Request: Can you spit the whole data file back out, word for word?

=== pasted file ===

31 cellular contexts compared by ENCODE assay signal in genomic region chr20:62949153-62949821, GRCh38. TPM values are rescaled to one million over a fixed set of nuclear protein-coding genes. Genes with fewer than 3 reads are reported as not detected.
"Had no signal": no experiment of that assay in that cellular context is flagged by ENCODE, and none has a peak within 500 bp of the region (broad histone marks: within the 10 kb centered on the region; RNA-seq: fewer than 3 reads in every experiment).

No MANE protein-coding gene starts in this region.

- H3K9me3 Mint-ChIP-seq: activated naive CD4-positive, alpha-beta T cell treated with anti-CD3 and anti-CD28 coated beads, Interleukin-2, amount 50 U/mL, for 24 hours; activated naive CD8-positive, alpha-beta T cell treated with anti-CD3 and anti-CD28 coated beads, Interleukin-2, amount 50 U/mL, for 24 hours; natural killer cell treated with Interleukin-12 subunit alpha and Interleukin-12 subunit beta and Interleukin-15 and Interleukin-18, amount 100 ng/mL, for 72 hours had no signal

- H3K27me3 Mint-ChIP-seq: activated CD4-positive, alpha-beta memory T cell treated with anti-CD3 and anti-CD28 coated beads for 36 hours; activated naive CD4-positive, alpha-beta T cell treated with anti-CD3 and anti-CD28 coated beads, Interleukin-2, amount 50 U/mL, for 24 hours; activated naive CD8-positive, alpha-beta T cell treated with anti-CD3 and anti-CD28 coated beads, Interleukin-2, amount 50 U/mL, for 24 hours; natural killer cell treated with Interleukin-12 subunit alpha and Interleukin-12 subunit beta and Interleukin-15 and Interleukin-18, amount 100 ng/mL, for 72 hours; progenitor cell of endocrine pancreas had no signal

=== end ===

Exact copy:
31 cellular contexts compared by ENCODE assay signal in genomic region chr20:62949153-62949821, GRCh38. TPM values are rescaled to one million over a fixed set of nuclear protein-coding genes. Genes with fewer than 3 reads are reported as not detected.
"Had no signal": no experiment of that assay in that cellular context is flagged by ENCODE, and none has a peak within 500 bp of the region (broad histone marks: within the 10 kb centered on the region; RNA-seq: fewer than 3 reads in every experiment).

No MANE protein-coding gene starts in this region.

- H3K9me3 Mint-ChIP-seq: activated naive CD4-positive, alpha-beta T cell treated with anti-CD3 and anti-CD28 coated beads, Interleukin-2, amount 50 U/mL, for 24 hours; activated naive CD8-positive, alpha-beta T cell treated with anti-CD3 and anti-CD28 coated beads, Interleukin-2, amount 50 U/mL, for 24 hours; natural killer cell treated with Interleukin-12 subunit alpha and Interleukin-12 subunit beta and Interleukin-15 and Interleukin-18, amount 100 ng/mL, for 72 hours had no signal

- H3K27me3 Mint-ChIP-seq: activated CD4-positive, alpha-beta memory T cell treated with anti-CD3 and anti-CD28 coated beads for 36 hours; activated naive CD4-positive, alpha-beta T cell treated with anti-CD3 and anti-CD28 coated beads, Interleukin-2, amount 50 U/mL, for 24 hours; activated naive CD8-positive, alpha-beta T cell treated with anti-CD3 and anti-CD28 coated beads, Interleukin-2, amount 50 U/mL, for 24 hours; natural killer cell treated with Interleukin-12 subunit alpha and Interleukin-12 subunit beta and Interleukin-15 and Interleukin-18, amount 100 ng/mL, for 72 hours; progenitor cell of endocrine pancreas had no signal